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Experiences from a web- and app-based workplace health promotion intervention among employees in the social and health care sector based on use-data and qualitative interviews

Research output: Research - peer-reviewJournal article

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Nina Charlotte Balk-Møller, Thomas Meinert Larsen, Lotte Holm

BACKGROUND: An increasing number of Web- and app-based tools for health promotion are being developed at the moment. The ambition is generally to reach out to a larger part of the population and to help users improve their lifestyle and develop healthier habits, and thereby improve their health status. However, the positive effects are generally modest. To understand why the effects are modest, further investigation into the participants' experiences and the social aspects of using Web- and app-based health promotion tools is needed.

OBJECTIVE: The objectives of this study were to investigate the motivation behind taking part in and using a Web- and app-based health promotion tool (SoSu-life) at the workplace and to explore the participants' experiences with using the tool.

METHODS: Qualitative interviews with 26 participants who participated in a 38-week randomized controlled trial of a workplace Web- and app-based tool for health promotion were conducted. Data were supplemented with tracking the frequency of use. The basic features of the tool investigated in the trial were self-reporting of diet and exercise, personalized feedback, suggestions for activities and programs, practical tips and tricks, and a series of social features designed to support and build interactions among the participants at the workplace.

RESULTS: The respondents reported typically one of the two reasons for signing up to participate in the study: either a personal wish to attain some health benefits or the more social reason that participants did not want to miss out on the social interaction with colleagues. Peer pressure from colleagues had made some participants to sign up even though they did not believe they had an unhealthy behavior. Of the total of 355 participants in the intervention group, 203 (57.2%) left the intervention before it ended. Of the remaining participants, most did not use the tool after the competition at the end of the initial 16-week period. The actual number of active users of the tool throughout the whole intervention period was low; however, the participants reported that lifestyle habits became a topic of conversation.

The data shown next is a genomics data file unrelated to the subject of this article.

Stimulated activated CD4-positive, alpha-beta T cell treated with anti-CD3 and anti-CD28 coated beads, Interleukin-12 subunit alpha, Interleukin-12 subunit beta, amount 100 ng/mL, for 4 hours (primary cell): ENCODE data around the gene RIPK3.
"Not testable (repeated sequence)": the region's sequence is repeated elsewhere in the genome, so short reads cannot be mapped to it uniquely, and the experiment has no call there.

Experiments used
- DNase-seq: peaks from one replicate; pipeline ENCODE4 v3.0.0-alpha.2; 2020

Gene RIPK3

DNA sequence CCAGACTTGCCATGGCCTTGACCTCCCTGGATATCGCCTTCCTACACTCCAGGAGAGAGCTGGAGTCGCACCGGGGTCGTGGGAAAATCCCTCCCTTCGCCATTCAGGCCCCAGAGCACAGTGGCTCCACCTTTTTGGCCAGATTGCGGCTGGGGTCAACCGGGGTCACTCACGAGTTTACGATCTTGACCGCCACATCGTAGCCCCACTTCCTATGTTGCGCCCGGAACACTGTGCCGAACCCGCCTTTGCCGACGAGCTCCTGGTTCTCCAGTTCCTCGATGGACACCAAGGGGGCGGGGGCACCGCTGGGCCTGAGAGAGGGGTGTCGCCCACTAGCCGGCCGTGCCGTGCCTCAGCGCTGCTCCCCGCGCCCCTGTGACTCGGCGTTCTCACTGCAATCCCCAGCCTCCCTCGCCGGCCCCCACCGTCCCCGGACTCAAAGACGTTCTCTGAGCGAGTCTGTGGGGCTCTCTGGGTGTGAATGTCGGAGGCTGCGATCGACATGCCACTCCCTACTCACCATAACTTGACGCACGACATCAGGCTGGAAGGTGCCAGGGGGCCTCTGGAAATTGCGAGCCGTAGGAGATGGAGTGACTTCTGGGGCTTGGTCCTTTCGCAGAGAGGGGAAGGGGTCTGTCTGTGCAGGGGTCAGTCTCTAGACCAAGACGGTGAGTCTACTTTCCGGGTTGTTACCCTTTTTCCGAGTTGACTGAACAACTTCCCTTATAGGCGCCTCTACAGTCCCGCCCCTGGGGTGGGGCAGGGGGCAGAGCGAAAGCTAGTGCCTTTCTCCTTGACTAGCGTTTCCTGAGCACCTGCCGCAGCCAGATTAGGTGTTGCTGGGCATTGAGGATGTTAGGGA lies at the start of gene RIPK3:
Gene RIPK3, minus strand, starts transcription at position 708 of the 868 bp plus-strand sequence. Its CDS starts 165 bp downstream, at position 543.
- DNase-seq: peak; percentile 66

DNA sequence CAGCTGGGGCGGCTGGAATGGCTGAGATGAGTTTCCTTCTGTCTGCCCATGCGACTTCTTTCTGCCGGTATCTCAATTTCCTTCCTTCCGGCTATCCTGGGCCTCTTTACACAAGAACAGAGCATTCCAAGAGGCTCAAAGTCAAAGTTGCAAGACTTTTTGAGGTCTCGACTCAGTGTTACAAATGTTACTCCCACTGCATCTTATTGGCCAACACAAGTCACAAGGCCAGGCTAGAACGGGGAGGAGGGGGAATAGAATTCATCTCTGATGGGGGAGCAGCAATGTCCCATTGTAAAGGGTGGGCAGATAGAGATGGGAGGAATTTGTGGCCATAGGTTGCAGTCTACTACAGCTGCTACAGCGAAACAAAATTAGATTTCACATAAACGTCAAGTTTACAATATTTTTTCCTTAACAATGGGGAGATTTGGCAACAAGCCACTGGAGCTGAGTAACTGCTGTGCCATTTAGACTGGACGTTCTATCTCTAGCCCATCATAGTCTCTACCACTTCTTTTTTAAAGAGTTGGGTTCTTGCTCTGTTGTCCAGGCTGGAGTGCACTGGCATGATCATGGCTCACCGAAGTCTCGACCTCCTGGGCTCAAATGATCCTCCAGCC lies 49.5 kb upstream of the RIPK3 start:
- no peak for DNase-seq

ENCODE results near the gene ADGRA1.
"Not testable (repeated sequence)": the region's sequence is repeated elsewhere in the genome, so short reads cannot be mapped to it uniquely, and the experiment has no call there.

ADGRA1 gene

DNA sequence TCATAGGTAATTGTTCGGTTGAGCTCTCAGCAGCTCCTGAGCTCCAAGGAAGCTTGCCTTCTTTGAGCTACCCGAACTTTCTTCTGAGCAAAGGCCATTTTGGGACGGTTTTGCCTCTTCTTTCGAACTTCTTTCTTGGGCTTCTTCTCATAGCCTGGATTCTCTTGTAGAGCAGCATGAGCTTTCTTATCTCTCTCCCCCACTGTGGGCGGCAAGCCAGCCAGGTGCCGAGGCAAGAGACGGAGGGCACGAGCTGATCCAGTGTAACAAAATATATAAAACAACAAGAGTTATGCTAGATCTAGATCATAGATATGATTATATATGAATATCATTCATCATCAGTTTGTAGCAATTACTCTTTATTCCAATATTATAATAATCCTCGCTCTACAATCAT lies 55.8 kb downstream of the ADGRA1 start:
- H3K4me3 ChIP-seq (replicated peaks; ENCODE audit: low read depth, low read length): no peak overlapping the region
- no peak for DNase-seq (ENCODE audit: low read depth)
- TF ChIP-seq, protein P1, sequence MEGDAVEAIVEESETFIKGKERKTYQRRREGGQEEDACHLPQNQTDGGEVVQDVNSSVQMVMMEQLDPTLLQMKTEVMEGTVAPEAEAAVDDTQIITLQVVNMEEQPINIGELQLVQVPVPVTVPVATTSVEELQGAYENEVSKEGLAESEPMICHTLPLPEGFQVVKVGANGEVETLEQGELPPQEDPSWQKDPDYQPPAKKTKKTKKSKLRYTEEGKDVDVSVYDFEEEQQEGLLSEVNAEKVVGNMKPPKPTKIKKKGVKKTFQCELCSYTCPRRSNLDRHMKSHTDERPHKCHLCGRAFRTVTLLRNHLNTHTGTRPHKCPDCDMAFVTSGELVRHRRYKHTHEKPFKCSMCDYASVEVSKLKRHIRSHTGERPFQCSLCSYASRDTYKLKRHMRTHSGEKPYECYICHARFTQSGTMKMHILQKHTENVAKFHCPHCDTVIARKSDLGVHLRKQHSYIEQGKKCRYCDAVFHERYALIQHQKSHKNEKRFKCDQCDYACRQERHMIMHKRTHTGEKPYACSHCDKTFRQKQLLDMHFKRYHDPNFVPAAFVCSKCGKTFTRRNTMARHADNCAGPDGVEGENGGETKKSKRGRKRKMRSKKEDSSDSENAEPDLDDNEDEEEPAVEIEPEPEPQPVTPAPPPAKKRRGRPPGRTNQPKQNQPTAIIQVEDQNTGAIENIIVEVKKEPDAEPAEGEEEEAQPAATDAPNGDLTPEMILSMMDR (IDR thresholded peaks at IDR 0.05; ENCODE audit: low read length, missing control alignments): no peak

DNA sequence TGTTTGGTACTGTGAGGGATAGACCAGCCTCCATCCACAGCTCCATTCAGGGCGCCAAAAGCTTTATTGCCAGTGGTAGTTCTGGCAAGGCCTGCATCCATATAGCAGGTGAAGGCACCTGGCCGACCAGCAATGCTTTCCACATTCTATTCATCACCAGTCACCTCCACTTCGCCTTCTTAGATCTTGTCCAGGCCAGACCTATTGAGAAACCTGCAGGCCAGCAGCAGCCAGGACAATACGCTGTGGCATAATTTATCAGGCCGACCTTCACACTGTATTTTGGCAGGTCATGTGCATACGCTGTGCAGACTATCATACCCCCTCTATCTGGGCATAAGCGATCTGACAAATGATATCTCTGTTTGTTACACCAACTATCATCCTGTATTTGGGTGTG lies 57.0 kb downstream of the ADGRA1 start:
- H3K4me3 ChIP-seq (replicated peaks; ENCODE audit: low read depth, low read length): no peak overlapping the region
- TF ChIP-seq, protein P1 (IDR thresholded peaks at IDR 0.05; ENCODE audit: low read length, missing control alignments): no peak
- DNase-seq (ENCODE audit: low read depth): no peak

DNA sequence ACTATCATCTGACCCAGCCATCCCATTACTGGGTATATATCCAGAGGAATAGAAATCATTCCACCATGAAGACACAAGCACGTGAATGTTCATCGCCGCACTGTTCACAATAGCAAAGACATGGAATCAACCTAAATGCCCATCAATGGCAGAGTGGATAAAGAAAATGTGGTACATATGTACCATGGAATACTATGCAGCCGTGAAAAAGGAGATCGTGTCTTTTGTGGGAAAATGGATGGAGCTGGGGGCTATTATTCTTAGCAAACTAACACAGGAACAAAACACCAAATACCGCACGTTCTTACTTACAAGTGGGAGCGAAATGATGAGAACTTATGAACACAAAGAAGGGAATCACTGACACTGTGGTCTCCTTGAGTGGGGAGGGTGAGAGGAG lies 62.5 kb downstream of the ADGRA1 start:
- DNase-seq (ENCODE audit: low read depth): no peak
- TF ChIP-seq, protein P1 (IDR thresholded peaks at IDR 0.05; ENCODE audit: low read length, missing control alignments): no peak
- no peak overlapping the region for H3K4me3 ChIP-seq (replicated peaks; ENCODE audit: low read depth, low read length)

CONCLUSIONS: A tool that addresses group interactions at workplaces appears to initiate peer pressure, which helped recruitment for participation. However, active participation was low. A social change was indicated, allowing for more interaction among colleagues around healthy lifestyle issues. Future and more long-term studies are needed to determine whether such social changes could lead to sustained improvements of health.

Original languageEnglish
Article numbere350
JournalJournal of Medical Internet Research
Volume19
Issue number10
Number of pages12
ISSN1438-8871
DOIs
StatePublished - 19 Oct 2017

    Research areas

  • eHealth, Health promotion, Workplace, Smartphone, Weight reduction programs, Internet, Qualitative research

ID: 184877504